[Editor’s Note: This guest blogpost is by Stephen J. Nichols, President of Reformation Bible College and Chief Academic Officer of Ligonier Ministries, Sanford, Florida.
Reformation Trust, the publishing ministry of Ligonier, has thoroughly revised the Reformation Study Bible (2015) with more than 20,000 study notes and commentary by 75 scholars under the leadership of Dr. R. C. Sproul, who says, “By presenting a modern restatement of biblical, Reformation truth in its comments and theological notes, the Reformation Study Bible (2015) aims to carry on the legacy of the Geneva Bible in shining forth the light of biblical Christianity, which was recovered in the Reformation.”
The Reformation Study Bible (2015) study notes are available on Bible Gateway by tapping the “STUDY THIS” blue box on the Bible passage search result pages.]
A recent op-ed column in The New York Times attempted to make the point that the Bible is rather obsolete; that the Bible reflects the views of an ancient world, and that we now know better.
There is nothing new, really, in this argument. At the beginnings of the 20th century, similar arguments were made based on science in the wake of Darwin and his views on origins. What we had thought about human origins, based on the Bible, needed to be rethought based on the advances in science, based on what we now know.
We can even go back further still to find challenges to God’s Word. In fact, if we are looking for the first time God’s Word was challenged we have to go all the way back to the beginning, back to the Garden of Eden and the Serpent’s challenge laid before Eve.
There really is nothing new to challenges to God’s Word.
So here we are, in the 21st century and in the wake of developments in the social sciences, being told that again we now know better than what the Bible has to say.
Paul knew of challenges to God’s Word in his own day. He knew his Old Testament quite well enough to know of the challenges to God’s Word in centuries previous to his own. In order to steel his young churches and their congregants he took to reminding them, in his Epistles, of what they were reading when they were reading God’s Word.
Paul opens his first letter to the church at Thessalonica with rather fond reminiscences of his time there, and of how they turned from the gods of their age to the living and true God (1 Thess. 1:9). Paul remembers how he poured his life into theirs, and he remembers the message that he gave them. So Paul writes in 1 Thessalonians 2:13 (ESV):
And we also thank God constantly for this, that when you received the word of God, which you heard from us, you accepted it not as the word of men but as what it really is, the word of God, which is at work in you believers.
There were plenty “words of men” in Paul’s day. These were the Romans with their Greek heritage. They loved novel ideas, new systems of thought. They debated. They shot down the old ideas. They were always looking to the promise of something new.
But what Paul and his fellow Apostles and authors of the New Testament had to offer was not some novel, cleverly crafted scheme. As Paul says, the message he preached, and the message the Thessalonian believers received, was the Word of God. It really was the Word of God.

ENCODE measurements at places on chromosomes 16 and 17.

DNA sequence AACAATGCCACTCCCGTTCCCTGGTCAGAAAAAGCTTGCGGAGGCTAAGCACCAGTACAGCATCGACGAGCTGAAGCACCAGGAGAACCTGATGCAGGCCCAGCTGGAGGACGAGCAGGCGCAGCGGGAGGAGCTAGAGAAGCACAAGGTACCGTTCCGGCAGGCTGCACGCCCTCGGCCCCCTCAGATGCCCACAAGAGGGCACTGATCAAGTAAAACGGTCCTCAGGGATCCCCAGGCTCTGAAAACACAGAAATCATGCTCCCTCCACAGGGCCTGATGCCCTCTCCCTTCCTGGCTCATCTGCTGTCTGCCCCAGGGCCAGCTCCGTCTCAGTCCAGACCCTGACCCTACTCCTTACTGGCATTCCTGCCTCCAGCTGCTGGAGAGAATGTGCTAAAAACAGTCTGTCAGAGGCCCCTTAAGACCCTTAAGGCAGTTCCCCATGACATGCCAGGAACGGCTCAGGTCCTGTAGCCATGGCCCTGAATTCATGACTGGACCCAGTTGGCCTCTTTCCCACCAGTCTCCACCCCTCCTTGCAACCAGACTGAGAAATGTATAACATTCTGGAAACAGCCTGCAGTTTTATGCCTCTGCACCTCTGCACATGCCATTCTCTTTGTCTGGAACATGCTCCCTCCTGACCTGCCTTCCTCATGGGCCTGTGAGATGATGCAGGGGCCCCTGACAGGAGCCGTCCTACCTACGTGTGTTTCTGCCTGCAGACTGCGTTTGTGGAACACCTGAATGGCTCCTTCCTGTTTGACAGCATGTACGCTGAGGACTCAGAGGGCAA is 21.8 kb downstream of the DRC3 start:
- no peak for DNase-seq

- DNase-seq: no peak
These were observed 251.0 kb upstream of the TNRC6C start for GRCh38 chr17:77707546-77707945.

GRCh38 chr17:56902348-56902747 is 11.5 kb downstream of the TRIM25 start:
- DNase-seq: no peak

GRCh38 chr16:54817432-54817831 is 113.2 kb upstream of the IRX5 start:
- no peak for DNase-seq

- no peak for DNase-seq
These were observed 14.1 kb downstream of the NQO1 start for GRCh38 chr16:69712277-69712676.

Because it is the Word of God it is powerful enough to do two things. It is powerful enough to have opened the eyes of those Thessalonian believers to the truth. And it is powerful enough to be “at work” in them.”
To put the matter differently, the Bible is the only book powerful enough to change lives. And it is powerful enough because it really is the Word of God.
We are living in an age where God’s Word is continuously called into question. Where it is seen as not only unhelpful, but where it is also seen as a source of bigotry, intolerance, and narrow-minded, obsolete thinking.
Can we trust the Bible? That is one question. But we are living in an age where the culture around us is asking, “Can we trust those who read the Bible? Aren’t they dangerous?” That is to say, we will continually feel the pressure from our culture to privatize everything we believe, never speaking out for our beliefs and for our biblical convictions. We will also continually feel the pressure to compromise those beliefs and convictions, if not throw them overboard altogether.
We can have our Bible, but we can’t take it seriously.
Of course, that posture simply won’t work. It could work if we adhered to an ideology or some humanly constructed system of thought. In the 1700s, I could have gotten away with bloodletting as a cure. But that’s not what we are talking about here. Systems of thought, ideologies, views—they all come and go. Some are even useful and helpful. But when we open our Bibles we are engaging something different. We are not listening to the words of men. We are reading the very words of God.
And since the Bible is the Word of God we must take it seriously. We must listen to it and follow it. Many of our brothers and sisters in Christ from the previous centuries faced persecution for their biblical convictions. Many of our brothers and sisters from points around the globe today face persecution for their biblical convictions. The time may very likely come for us in the American church to face persecution, as well.
May the words that Paul wrote to the Thessalonians serve to steel us as we face these challenges. May we remember that the Bible really is God’s Word. And may we receive it for what it really is.
BIO: Stephen J. Nichols (PhD, Westminster Theological Seminary) is President of Reformation Bible College and Chief Academic Officer of Ligonier Ministries in Sanford, Florida. He is an associate editor of the Reformation Study Bible (2015) and the author of many books, including Welcome to the Story: Reading, Loving, and Living God’s Word and The Reformation: How a Monk and a Mallet Changed the World.